Along with amputations, the treatment of gunshot wounds was one of the most common medical procedures of the war. The bullet, if located, was extracted or removed from the wound, the blood vessels sutured and the wound packed with medicinal lint (scraped from bed spreads by patriotic ladies at home) and bandaged. The introduction of the Minie Ball, a conical projectile, greatly increased the severity of gunshot wounds during the Civil War. Round musket balls used in smoothbore weapons tended to bounce off or bruise tissue, with less damage below the surface. The large, low-velocity, high-impact Minie Ball would bore and "keyhole" through the tissue, leaving a large gaping wound, shattering bone and bringing in foreign objects like grass, dirt, and pieces of clothing that would greatly increase the chance of blood poisoning or septicemia.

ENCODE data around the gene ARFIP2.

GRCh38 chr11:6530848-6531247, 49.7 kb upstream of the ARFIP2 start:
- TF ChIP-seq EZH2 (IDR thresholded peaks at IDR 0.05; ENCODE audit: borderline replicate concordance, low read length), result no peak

The most common surgical procedure of the Civil War was amputation, but only when the severity of the wound made it necessary to preserve life. Amputations were necessary when any one of three conditions prevailed: massive tissue or muscle loss, severe trauma to joints and bones, and vascular damage. A primary amputation, done within 24 hours after receiving the wound, significantly reduced infection and septicemia. Contemporary medical knowledge recognized that amputation was the best hope for a soldier's survival. Surgeons also preferred to save as much of the limb as possible, to provide the patient with a more functional arm or leg in later life. Statistics also reveal that the farther away the wound was from the trunk or torso of the body, the greater the patient's chance for survival.